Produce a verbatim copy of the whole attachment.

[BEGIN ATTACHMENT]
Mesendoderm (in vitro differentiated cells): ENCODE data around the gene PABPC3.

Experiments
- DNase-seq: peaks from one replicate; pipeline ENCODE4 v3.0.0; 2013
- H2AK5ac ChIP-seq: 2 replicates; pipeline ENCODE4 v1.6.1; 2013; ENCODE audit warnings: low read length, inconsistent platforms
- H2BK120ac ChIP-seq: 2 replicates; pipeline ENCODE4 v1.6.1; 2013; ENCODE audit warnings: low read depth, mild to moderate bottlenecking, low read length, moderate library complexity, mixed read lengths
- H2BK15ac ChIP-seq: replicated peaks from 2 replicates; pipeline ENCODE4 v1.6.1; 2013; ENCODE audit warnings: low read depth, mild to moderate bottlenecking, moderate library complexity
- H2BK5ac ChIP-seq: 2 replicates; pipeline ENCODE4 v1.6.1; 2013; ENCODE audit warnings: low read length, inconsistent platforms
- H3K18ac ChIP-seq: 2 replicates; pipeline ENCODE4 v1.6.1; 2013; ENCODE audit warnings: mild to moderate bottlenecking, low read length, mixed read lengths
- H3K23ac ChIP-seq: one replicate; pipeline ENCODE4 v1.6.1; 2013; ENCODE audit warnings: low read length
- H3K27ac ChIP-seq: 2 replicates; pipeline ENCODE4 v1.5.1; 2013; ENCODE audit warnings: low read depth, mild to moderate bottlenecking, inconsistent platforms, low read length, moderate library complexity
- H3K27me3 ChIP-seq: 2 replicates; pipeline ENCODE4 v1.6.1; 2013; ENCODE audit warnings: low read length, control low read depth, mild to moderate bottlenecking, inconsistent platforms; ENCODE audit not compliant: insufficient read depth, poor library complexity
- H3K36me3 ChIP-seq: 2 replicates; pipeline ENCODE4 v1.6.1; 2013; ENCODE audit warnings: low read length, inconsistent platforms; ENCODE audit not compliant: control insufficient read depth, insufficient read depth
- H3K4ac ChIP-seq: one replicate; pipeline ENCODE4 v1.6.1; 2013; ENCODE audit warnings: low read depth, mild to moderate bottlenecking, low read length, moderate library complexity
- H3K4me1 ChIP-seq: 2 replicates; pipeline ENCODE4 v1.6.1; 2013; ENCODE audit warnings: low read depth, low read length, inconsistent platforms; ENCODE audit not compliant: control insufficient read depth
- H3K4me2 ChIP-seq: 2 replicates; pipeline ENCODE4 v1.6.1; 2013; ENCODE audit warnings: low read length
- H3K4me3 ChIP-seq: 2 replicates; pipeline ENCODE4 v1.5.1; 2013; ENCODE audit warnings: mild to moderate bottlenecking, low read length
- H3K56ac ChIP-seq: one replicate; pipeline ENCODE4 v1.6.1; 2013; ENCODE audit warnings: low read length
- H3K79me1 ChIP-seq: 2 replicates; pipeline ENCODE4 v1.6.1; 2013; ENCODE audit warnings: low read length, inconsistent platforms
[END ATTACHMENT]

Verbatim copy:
Mesendoderm (in vitro differentiated cells): ENCODE data around the gene PABPC3.

Experiments
- DNase-seq: peaks from one replicate; pipeline ENCODE4 v3.0.0; 2013
- H2AK5ac ChIP-seq: 2 replicates; pipeline ENCODE4 v1.6.1; 2013; ENCODE audit warnings: low read length, inconsistent platforms
- H2BK120ac ChIP-seq: 2 replicates; pipeline ENCODE4 v1.6.1; 2013; ENCODE audit warnings: low read depth, mild to moderate bottlenecking, low read length, moderate library complexity, mixed read lengths
- H2BK15ac ChIP-seq: replicated peaks from 2 replicates; pipeline ENCODE4 v1.6.1; 2013; ENCODE audit warnings: low read depth, mild to moderate bottlenecking, moderate library complexity
- H2BK5ac ChIP-seq: 2 replicates; pipeline ENCODE4 v1.6.1; 2013; ENCODE audit warnings: low read length, inconsistent platforms
- H3K18ac ChIP-seq: 2 replicates; pipeline ENCODE4 v1.6.1; 2013; ENCODE audit warnings: mild to moderate bottlenecking, low read length, mixed read lengths
- H3K23ac ChIP-seq: one replicate; pipeline ENCODE4 v1.6.1; 2013; ENCODE audit warnings: low read length
- H3K27ac ChIP-seq: 2 replicates; pipeline ENCODE4 v1.5.1; 2013; ENCODE audit warnings: low read depth, mild to moderate bottlenecking, inconsistent platforms, low read length, moderate library complexity
- H3K27me3 ChIP-seq: 2 replicates; pipeline ENCODE4 v1.6.1; 2013; ENCODE audit warnings: low read length, control low read depth, mild to moderate bottlenecking, inconsistent platforms; ENCODE audit not compliant: insufficient read depth, poor library complexity
- H3K36me3 ChIP-seq: 2 replicates; pipeline ENCODE4 v1.6.1; 2013; ENCODE audit warnings: low read length, inconsistent platforms; ENCODE audit not compliant: control insufficient read depth, insufficient read depth
- H3K4ac ChIP-seq: one replicate; pipeline ENCODE4 v1.6.1; 2013; ENCODE audit warnings: low read depth, mild to moderate bottlenecking, low read length, moderate library complexity
- H3K4me1 ChIP-seq: 2 replicates; pipeline ENCODE4 v1.6.1; 2013; ENCODE audit warnings: low read depth, low read length, inconsistent platforms; ENCODE audit not compliant: control insufficient read depth
- H3K4me2 ChIP-seq: 2 replicates; pipeline ENCODE4 v1.6.1; 2013; ENCODE audit warnings: low read length
- H3K4me3 ChIP-seq: 2 replicates; pipeline ENCODE4 v1.5.1; 2013; ENCODE audit warnings: mild to moderate bottlenecking, low read length
- H3K56ac ChIP-seq: one replicate; pipeline ENCODE4 v1.6.1; 2013; ENCODE audit warnings: low read length
- H3K79me1 ChIP-seq: 2 replicates; pipeline ENCODE4 v1.6.1; 2013; ENCODE audit warnings: low read length, inconsistent platforms